Illness, Mountaineers stifle Oklahoma's Trae Young

WVU holds off Young, Oklahoma (1:53)

Despite Trae Young's 32 points, West Virginia sees three starters score in double digits in a 75-73 win. (1:53)

NORMAN, Okla. -- Trae Young battled an illness.

He couldn't buy an assist.

When he had a chance to defeat West Virginia, or at least send the game to overtime, Oklahoma's star freshman couldn't get off his shot.

As a result, the 19th-ranked Mountaineers toppled the Sooners 75-73 at the Lloyd Noble Center on Big Monday, passing Young and No. 17 Oklahoma for third place in the Big 12 standings.

On the day Young made the Wooden Award late-season watch list, he came down with an illness. Two days after playing all 40 minutes in a loss at Texas, Young uncharacteristically sat for three minutes in the first half Monday against the Mountaineers, though he downplayed the effect being sick might have had on his energy level.

"It's that time of year. You just gotta play through it," said Young, who didn't disclose the nature of the illness. "I wasn't feeling very good. But I'm not going to make any excuses. That's the nature of basketball. You gotta go out there and compete."

The combination of Young's condition and West Virginia's defensive strategy allowed the Mountaineers to control the flow from the opening tip. With defensive bulldog Jevon Carter primed to hound Young all game, Oklahoma coach Lon Kruger opted to have other Sooners bring the ball down the court against West Virginia's patented press, with the goal of keeping Young from getting fatigued.

Playing Young off the ball so much, however, is one reason the nation's assist leader failed to record an assist until the final minute-and-a-half of the game. Lacking any surge dashing into the frontcourt, Young struggled to create open shots for his teammates. When he did create them, his fellow Sooners misfired.

Young still had 32 points. But Carter made him work for them and helped harass Young into six turnovers.

"I don't know," West Virginia coach Bob Huggins said when asked how the Mountaineers (18-6, 7-4 Big 12) held Young to a single assist. "He's terrific. But the guy [Carter] guarding him is pretty good. He's not going to play against anyone better than the guy that was guarding him."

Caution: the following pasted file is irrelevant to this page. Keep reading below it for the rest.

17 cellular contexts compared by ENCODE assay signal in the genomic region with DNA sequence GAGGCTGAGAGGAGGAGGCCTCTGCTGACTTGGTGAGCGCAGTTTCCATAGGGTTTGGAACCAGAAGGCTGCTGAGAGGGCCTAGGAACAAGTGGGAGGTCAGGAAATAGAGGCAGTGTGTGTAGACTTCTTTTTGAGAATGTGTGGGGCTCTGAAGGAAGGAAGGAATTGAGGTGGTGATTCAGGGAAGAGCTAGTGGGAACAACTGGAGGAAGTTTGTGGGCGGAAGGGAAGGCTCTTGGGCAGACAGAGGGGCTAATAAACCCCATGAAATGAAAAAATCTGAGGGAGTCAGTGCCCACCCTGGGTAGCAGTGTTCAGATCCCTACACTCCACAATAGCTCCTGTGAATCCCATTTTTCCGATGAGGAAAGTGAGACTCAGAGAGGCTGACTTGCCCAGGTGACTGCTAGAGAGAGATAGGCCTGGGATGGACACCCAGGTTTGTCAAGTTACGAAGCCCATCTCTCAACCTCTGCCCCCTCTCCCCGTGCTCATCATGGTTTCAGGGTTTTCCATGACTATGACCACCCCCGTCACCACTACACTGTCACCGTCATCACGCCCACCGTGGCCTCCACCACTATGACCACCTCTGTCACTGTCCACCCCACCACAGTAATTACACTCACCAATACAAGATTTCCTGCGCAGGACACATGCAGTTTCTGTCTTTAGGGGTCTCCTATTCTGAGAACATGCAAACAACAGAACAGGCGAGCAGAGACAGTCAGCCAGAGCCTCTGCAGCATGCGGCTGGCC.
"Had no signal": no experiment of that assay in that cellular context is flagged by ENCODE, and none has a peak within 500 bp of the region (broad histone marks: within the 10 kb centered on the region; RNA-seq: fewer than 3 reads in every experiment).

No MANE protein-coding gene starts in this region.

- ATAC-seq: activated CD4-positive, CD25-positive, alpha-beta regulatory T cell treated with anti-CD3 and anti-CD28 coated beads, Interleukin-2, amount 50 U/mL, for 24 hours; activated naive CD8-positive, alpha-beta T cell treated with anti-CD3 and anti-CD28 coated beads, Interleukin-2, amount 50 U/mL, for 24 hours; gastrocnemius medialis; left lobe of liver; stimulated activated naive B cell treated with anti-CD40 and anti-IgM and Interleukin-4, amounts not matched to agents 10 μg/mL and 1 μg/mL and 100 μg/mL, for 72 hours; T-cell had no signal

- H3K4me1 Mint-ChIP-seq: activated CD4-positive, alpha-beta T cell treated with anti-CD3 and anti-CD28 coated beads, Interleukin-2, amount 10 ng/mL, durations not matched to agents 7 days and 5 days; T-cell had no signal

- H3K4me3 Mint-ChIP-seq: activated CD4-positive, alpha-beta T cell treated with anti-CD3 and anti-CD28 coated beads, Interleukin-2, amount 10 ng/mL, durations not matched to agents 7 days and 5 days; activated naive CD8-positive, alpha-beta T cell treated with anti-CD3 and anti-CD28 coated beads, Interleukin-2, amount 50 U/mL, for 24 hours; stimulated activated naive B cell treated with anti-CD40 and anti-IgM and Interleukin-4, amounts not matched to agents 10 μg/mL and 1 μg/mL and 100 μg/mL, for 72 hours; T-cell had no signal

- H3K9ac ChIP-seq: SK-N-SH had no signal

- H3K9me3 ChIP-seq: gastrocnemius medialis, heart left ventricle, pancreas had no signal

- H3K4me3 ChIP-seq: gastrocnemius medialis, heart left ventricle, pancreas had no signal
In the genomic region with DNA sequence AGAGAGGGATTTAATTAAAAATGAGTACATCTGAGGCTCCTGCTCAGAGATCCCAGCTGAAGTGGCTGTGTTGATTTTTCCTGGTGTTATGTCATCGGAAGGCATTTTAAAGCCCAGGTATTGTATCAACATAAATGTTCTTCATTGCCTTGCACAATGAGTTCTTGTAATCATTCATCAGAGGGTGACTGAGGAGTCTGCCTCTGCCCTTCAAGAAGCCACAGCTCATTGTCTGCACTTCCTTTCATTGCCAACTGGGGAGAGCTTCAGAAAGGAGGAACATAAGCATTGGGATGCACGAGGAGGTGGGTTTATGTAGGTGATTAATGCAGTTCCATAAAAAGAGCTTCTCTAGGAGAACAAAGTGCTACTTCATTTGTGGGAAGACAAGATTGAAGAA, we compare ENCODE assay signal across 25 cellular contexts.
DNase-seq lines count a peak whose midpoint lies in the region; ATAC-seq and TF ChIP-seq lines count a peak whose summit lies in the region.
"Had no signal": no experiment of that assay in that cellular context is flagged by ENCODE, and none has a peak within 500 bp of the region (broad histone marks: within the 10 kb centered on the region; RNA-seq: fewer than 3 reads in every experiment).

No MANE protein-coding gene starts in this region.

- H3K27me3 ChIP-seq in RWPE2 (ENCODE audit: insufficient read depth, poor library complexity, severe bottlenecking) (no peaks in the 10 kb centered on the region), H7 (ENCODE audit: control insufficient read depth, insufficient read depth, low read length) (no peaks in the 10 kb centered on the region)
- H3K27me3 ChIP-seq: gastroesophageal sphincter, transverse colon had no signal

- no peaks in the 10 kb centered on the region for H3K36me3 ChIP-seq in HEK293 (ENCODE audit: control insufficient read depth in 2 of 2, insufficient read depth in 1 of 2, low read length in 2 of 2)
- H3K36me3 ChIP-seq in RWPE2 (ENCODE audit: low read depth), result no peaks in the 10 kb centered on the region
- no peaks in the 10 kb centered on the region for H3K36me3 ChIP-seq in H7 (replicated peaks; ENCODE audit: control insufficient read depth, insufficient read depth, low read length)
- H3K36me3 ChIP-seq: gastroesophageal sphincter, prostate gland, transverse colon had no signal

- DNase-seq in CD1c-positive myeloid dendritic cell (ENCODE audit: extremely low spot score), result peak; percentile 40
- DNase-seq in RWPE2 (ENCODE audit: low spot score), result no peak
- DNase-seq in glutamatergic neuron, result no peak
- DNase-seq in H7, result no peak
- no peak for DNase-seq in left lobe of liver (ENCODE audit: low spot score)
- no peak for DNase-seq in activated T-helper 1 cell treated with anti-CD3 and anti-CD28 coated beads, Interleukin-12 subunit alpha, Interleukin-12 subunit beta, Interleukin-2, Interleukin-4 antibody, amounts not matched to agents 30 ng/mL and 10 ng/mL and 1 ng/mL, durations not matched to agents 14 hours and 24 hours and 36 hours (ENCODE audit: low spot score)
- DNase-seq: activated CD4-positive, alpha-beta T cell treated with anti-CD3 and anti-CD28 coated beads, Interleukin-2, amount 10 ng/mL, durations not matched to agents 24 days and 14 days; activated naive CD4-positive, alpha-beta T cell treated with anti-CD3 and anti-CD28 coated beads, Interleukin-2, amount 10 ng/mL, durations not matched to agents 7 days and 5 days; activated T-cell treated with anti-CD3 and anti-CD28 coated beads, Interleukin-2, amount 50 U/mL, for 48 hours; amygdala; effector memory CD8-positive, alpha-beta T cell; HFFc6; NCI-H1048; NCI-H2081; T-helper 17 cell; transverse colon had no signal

The other Mountaineers, meanwhile, took away Young's lob passes to the rim as well as his kickouts to the perimeter.

"They tried to stay home, on my shooters and then make it tough on me," Young said. "I wasn't able to get a lot of assists because [the Mountaineers] were there. That was their game plan."

With all that working against him, Young still delivered flashes of brilliance down the stretch. With the game about to get away from the Sooners (16-7, 6-5) with 10 minutes to play, he surveyed the floor, then used a subtle screen from teammate to Jamuni McNeace to knock down a 30-foot 3-pointer. On Oklahoma's following possession, he shook off Carter from the wing before drilling another 3.

Young's highlight of the night, however, came moments later off the break.

Oklahoma's Brady Manek collected a defensive rebound and heaved the ball downcourt to Young streaking down the floor. With a pair of Mountaineers about to crash down on him, Young bounded underneath the basket before spinning the ball off the top of the backboard, then through the rim, slicing West Virginia's lead to three.

But after that, Young lost his groove. He fired up a heat-check 3 that missed badly. Then he drove wildly into the paint before bricking an attempt off the rim. Two possessions later, he missed another contested 3 attempt.

At the other end, West Virginia took advantage and reassumed control off Esa Ahmad's one-handed hammer dunk with three minutes to play.

"They were more physical, for sure," said Kruger, whose Sooners limited West Virginia to 27 percent shooting in the second half but gave up nine offensive rebounds after halftime. "They're big. They're strong."

Even so, Oklahoma had a chance at the end. After Ahmad missed the back end of a one-and-one with 13 seconds remaining, the Sooners' Khadeem Lattin grabbed the rebound and tried to flip the ball quickly to Young. But the ball was tipped, sapping Young's momentum.

Young regathered and drove up the court but fumbled the ball again, eliminating the opportunity for a decent shot.

"I didn't want to throw up a bad shot," Young said. "I saw Ro [Rashard Odomes] under the basket. So I tried to give him a look."

Underscoring how the night went for Young and the Sooners, Odomes blew the layup.

"We had the open court for Trae and liked what we had," Kruger said. "He had a good look. We had a couple looks at it."